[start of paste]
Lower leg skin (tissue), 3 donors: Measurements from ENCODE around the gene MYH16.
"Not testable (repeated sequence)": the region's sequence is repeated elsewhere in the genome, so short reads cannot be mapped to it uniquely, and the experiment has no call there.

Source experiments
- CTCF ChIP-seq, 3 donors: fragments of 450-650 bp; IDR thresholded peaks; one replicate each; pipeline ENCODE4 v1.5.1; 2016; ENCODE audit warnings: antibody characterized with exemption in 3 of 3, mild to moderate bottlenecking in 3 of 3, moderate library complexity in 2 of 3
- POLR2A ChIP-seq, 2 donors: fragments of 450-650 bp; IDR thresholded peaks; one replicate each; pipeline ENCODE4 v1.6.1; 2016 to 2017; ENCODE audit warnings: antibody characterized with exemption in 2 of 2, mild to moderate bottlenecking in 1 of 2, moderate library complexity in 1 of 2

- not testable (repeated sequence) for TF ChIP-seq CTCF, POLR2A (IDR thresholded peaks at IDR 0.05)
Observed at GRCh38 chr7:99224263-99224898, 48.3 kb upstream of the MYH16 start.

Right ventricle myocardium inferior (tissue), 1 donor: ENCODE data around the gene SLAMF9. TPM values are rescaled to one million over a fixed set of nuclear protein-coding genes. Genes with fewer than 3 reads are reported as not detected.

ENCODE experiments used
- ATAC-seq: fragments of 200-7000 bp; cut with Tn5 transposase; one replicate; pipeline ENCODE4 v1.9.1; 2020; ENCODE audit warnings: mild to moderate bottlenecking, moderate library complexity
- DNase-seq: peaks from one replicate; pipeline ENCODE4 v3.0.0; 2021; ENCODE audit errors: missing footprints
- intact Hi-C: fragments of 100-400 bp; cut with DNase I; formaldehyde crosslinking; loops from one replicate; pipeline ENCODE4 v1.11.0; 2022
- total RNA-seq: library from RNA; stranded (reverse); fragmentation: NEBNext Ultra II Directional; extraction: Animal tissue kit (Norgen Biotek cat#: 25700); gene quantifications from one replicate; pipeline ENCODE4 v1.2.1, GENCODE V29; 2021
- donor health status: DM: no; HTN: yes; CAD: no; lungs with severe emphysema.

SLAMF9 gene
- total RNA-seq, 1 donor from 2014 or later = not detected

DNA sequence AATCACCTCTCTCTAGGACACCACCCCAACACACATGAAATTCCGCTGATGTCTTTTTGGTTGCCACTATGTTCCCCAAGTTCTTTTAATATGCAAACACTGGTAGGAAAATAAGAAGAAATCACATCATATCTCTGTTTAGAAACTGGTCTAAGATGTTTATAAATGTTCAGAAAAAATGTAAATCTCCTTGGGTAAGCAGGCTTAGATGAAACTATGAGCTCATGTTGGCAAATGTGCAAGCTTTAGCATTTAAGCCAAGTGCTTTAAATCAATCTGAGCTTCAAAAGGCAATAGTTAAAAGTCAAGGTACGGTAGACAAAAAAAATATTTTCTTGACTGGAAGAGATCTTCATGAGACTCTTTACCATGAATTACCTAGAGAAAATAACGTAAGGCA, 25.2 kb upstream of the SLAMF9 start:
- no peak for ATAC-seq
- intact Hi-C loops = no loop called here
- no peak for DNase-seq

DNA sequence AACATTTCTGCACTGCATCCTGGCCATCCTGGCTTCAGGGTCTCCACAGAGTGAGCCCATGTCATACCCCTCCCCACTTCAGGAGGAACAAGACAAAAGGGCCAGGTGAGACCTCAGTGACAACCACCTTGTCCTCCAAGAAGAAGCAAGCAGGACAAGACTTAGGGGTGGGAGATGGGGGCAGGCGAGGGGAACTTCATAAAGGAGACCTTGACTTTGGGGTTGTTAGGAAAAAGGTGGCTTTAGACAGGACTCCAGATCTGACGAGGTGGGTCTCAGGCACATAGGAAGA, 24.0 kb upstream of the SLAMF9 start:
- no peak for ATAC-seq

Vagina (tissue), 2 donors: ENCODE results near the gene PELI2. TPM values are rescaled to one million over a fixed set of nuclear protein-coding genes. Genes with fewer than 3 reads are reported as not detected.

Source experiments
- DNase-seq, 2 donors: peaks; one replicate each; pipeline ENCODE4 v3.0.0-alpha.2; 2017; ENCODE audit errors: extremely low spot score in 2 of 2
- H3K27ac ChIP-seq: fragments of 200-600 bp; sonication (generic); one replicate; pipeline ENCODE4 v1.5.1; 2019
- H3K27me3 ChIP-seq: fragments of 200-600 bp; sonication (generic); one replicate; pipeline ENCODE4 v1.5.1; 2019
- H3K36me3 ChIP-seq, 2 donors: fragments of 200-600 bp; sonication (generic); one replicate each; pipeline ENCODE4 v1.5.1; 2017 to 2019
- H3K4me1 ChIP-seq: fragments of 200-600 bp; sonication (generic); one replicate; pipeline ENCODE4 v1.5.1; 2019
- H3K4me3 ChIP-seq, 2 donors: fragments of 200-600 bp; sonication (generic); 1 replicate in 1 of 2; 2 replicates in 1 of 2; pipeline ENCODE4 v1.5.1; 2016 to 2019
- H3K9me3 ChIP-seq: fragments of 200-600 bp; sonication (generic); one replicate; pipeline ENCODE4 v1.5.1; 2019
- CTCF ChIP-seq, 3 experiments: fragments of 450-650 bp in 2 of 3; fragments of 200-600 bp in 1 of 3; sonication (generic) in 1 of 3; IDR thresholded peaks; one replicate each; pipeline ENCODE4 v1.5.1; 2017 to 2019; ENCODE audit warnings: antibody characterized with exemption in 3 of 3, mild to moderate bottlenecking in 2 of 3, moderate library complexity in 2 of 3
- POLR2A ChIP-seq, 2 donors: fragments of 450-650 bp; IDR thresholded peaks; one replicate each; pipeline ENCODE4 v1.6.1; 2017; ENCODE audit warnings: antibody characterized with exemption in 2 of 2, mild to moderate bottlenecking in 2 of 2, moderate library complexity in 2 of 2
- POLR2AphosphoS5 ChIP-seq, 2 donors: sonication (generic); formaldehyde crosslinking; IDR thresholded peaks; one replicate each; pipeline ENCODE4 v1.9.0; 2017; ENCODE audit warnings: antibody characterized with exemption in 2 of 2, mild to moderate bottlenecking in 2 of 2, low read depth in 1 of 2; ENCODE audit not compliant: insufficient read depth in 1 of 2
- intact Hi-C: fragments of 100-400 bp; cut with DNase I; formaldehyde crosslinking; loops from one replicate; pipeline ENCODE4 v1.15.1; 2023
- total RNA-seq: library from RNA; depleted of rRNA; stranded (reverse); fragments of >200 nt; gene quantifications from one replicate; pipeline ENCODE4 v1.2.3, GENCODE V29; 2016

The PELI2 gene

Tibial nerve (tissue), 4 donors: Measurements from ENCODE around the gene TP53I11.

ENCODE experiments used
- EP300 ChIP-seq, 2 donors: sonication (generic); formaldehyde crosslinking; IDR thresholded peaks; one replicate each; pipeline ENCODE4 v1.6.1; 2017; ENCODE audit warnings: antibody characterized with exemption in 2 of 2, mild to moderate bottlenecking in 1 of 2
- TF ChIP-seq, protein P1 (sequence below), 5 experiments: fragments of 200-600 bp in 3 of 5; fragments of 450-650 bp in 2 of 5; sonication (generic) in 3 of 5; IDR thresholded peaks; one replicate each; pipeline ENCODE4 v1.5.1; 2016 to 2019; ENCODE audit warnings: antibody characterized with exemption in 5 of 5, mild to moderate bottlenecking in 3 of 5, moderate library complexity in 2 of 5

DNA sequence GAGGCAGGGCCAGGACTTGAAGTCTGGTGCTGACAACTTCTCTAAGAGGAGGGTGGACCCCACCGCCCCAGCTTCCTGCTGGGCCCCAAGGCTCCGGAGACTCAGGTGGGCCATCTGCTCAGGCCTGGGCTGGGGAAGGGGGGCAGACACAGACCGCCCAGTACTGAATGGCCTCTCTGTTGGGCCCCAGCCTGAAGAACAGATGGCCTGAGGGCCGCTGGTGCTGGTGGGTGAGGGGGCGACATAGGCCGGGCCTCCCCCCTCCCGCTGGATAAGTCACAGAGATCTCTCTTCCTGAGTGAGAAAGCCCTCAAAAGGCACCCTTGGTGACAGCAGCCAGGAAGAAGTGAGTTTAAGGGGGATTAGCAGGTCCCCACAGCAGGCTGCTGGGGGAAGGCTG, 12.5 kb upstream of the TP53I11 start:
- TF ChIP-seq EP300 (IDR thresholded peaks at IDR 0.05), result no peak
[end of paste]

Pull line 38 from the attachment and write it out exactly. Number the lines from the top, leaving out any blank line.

Tibial nerve (tissue), 4 donors: Measurements from ENCODE around the gene TP53I11.